Ireland – 8th Amendment demands punishment for women

Fintan O’Toole: 8th Amendment demands punishment for women
Constitutional ban means Ireland too extreme even for mainstream social conservatives

April 30, 2018
Fintan O'Toole

I’m not sure people who want to defend the Eighth Amendment to the Constitution know how extreme their position is. Extreme, that is to say, not by the standards of those of us who always opposed it and would like it to be repealed, but even by the standards of mainstream social conservatism.

The Eighth is, in one crucial respect, on the lunatic fringe of anti-abortion activism. This is because, as has been made clear in recent years, it does not merely outlaw abortion in all but a very small range of circumstances. It does something else, something that most sensible conservatives regard as repugnant – it demands severe punishment for women who have abortions. There is no way around this: while the Eighth is in place, Ireland is committed to treating abortion, not just as a moral wrong, but as a crime more serious than, for example, child rape.


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Fintan O’Toole: Ireland’s abortion regime is too cruel even for Trump

Fintan O'Toole: Ireland's abortion regime is too cruel even for Trump
Eighth Amendment law about locking up women and doctors really is step too far

Dec 19, 2017
Fintan O'Toole

Is there no line Donald Trump would not cross? Actually, there is one. It’s not incinerating an entire country, as he threatened to do to North Korea, or incinerating the entire planet by undermining the Paris accord on climate change. It’s not smearing an entire nation, as he did by calling Mexicans rapists. It’s not cosying up to neo-Nazis by claiming that there are some “very fine people” among them. It’s not even republishing to his 40 million Twitter followers anti-Islamic propaganda videos from a British neo-Nazi group. Trump has crossed all of these lines and so many more and never felt that he had gone too far and ought to retreat.

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New Zealand: Surely it’s time for a grown-up conversation about abortion?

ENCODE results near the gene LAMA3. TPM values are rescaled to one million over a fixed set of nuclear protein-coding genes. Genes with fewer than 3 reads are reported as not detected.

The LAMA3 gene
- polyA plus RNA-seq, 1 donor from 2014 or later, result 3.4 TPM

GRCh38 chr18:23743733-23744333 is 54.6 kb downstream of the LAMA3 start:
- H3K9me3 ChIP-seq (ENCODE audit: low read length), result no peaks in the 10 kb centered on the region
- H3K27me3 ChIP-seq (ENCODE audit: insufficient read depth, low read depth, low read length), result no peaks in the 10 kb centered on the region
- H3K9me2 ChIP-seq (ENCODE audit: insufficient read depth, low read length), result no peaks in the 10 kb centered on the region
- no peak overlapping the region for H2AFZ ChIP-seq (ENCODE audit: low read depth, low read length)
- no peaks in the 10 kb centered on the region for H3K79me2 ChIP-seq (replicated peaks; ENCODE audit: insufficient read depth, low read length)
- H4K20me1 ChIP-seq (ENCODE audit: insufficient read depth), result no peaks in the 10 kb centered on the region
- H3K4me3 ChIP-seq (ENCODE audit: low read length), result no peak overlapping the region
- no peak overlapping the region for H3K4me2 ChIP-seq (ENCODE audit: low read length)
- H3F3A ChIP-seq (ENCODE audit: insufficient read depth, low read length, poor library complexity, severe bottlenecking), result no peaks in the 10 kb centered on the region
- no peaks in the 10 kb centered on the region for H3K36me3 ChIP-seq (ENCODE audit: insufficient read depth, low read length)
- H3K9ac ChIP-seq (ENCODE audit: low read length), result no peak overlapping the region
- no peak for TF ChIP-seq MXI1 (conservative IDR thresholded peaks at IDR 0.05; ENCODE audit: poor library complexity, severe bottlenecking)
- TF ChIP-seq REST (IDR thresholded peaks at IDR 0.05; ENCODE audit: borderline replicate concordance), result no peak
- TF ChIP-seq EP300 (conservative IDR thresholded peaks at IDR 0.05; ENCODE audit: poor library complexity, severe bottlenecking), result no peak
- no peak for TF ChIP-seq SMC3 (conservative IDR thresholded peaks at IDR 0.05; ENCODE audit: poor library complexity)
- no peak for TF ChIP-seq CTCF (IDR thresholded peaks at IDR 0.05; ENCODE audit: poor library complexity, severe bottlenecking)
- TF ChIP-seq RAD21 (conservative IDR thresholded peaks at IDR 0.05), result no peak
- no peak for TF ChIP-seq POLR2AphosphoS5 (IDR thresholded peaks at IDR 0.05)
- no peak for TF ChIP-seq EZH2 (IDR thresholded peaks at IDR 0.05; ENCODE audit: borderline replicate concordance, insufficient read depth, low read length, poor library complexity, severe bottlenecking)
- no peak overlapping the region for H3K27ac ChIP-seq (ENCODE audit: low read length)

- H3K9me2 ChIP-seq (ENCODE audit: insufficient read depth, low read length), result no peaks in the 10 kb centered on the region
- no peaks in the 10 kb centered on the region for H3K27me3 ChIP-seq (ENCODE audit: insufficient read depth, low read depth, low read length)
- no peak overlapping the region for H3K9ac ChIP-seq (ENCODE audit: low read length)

Surely it’s time for a grown-up conversation about abortion?
By Jessica Hammond Doube | Guest writer
August 24, 2017

More than 13,000 abortions were performed in New Zealand last year. Despite this, abortion in this country is enshrined in the Crimes Act. Jessica Hammond Doube doesn’t think it should be, and she’s doing her best to do something about it.

When I was about 10 years old, my parents took me to an anti-abortion protest. As a good Catholic schoolgirl, I enthusiastically took up my placard, believing it was obvious that abortion was murder.

And then a few months ago I became a political candidate. One of my priorities: getting abortion removed from the Crimes Act.

Continued at source: The Spinoff:

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Trump Reinstitutes Global Gag Rule, Punishing Women Overseas By Crippling Family Planning Services

Trump Reinstitutes Global Gag Rule, Punishing Women Overseas By Crippling Family Planning Services

By Brian Tashman | January 23, 2017

In a particularly appalling moment in his appalling presidential campaign, Donald Trump said that women who have an abortion should, once the procedure is outlawed, face “some form of punishment.” Trump later attempted to backtrack on his comments, then denied having backtracked, then bragged about all the compliments he supposedly received for his original statement.

Trump eventually came around to the position—after briefly saying he wanted to leave abortion laws the way they are— that while he supports criminal punishments for abortion providers he would not want to impose them on women who obtain the procedure. Once abortion is recriminalized in America, Trump said, women who want an abortion “would perhaps go to illegal places.”

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Source, Right Wing Watch:

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U.S.: The dangerous state laws that are punishing pregnant women

In the past 10 years, arrests and forced interventions of pregnant women have skyrocketed.

By Lynn M. Paltrow and Lisa K. Sangoi
Think Progress

On August 31, 2016, Purvi Patel walked out of the Indiana Women’s Prison, after fighting a conviction and 20-year sentence for attempting to have an abortion. By the time she won her appeal, she had already spent over a year in prison.

While the fight for reproductive rights is generally thought of as one about access to abortion and contraception, it is increasingly clear that attacks on reproductive rights also often involve the use of the criminal legal system.

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Source: Think Progress

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